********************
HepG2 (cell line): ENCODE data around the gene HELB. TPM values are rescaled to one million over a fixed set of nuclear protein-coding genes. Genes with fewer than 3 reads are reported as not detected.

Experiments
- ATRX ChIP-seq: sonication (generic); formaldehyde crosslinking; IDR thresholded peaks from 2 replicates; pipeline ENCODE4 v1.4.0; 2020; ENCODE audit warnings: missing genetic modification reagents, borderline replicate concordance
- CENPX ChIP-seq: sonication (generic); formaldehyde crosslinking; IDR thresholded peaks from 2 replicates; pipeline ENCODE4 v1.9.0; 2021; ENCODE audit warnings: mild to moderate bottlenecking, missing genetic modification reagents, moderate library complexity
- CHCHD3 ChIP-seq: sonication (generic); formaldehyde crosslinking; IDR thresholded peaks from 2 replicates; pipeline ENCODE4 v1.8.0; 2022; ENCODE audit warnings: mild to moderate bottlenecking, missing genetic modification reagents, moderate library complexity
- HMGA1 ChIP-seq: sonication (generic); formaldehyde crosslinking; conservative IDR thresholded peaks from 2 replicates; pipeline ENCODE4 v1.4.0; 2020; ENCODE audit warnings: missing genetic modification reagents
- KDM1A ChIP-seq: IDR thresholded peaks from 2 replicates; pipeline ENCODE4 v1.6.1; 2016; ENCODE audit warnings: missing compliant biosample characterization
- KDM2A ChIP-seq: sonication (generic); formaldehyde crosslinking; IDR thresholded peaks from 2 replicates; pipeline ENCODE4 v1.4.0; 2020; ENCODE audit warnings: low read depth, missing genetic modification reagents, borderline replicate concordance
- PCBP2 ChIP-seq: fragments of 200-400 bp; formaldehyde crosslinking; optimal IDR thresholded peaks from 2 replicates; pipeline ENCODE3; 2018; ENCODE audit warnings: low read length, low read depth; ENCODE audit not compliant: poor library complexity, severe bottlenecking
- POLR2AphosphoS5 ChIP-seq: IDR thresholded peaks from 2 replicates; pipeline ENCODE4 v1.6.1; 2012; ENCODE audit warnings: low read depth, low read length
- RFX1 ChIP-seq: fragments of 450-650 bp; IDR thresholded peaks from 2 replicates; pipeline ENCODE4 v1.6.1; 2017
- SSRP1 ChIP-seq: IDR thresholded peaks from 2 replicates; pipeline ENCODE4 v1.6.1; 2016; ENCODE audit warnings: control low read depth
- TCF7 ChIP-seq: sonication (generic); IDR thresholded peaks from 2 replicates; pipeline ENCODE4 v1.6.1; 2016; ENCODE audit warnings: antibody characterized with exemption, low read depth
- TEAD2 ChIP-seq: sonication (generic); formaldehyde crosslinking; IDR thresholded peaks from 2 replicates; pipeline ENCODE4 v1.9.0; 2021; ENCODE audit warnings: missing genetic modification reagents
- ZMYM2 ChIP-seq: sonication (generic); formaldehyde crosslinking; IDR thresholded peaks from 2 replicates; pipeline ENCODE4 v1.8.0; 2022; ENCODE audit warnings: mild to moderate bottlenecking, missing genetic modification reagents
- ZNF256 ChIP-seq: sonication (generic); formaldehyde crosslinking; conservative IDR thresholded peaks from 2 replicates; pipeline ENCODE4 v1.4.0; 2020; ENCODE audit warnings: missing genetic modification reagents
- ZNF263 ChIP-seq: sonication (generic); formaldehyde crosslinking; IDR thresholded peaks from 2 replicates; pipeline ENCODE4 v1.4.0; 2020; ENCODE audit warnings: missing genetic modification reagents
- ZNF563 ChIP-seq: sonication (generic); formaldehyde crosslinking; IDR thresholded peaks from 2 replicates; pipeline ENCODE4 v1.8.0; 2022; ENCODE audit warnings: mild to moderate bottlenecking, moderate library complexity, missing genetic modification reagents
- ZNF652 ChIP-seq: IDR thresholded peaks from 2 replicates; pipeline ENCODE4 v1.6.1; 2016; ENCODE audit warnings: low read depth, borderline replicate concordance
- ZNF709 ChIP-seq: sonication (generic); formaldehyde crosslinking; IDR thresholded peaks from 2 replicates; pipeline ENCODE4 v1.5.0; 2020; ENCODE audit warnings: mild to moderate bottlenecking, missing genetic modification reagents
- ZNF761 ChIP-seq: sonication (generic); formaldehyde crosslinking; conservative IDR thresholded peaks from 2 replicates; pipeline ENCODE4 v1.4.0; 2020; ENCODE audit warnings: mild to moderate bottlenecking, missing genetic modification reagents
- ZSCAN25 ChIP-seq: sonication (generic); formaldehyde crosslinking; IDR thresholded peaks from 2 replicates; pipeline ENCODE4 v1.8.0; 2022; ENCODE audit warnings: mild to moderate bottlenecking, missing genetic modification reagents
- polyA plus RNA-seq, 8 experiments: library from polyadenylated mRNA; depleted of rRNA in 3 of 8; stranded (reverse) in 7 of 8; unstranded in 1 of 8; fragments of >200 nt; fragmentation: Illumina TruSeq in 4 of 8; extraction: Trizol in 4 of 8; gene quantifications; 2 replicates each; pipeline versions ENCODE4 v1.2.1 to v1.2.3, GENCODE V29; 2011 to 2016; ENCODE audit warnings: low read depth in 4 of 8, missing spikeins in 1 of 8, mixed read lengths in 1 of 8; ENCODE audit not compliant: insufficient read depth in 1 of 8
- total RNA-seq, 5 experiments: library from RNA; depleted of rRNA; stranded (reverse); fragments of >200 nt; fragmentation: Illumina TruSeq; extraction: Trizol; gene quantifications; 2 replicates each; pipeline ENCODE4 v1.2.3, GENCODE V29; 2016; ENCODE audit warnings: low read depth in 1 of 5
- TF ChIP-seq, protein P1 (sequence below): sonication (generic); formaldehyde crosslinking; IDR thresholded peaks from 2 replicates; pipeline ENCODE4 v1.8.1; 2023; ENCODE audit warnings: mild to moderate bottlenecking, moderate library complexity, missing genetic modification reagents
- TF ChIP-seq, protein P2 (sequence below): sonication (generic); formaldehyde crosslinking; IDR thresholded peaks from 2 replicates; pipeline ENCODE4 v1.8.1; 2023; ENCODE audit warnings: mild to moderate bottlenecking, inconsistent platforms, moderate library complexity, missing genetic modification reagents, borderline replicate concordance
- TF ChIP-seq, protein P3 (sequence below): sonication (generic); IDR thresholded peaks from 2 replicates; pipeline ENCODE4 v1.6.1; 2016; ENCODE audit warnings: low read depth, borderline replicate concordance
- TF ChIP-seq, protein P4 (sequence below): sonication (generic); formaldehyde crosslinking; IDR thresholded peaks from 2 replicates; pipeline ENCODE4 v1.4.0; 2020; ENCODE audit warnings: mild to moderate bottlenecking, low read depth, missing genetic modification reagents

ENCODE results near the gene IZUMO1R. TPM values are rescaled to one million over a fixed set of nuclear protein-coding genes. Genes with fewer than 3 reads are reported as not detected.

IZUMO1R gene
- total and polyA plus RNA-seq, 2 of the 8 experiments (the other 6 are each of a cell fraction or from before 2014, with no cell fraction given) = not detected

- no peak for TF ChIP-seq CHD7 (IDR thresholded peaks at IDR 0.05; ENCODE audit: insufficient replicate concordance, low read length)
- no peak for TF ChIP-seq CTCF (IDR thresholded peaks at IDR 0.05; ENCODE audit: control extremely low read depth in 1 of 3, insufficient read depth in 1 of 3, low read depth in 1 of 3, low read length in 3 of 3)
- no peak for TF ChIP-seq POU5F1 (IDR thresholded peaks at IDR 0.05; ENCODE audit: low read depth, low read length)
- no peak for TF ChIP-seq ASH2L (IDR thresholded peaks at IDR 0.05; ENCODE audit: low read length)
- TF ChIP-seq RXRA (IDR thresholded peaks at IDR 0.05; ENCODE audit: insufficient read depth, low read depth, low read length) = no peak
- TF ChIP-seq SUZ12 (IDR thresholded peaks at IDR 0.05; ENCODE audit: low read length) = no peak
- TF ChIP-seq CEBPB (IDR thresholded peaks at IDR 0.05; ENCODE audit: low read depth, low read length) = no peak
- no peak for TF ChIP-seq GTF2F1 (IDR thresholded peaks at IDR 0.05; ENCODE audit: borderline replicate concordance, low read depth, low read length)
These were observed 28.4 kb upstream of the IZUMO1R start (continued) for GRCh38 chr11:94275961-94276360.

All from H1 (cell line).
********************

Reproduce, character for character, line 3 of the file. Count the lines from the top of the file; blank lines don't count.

- ATRX ChIP-seq: sonication (generic); formaldehyde crosslinking; IDR thresholded peaks from 2 replicates; pipeline ENCODE4 v1.4.0; 2020; ENCODE audit warnings: missing genetic modification reagents, borderline replicate concordance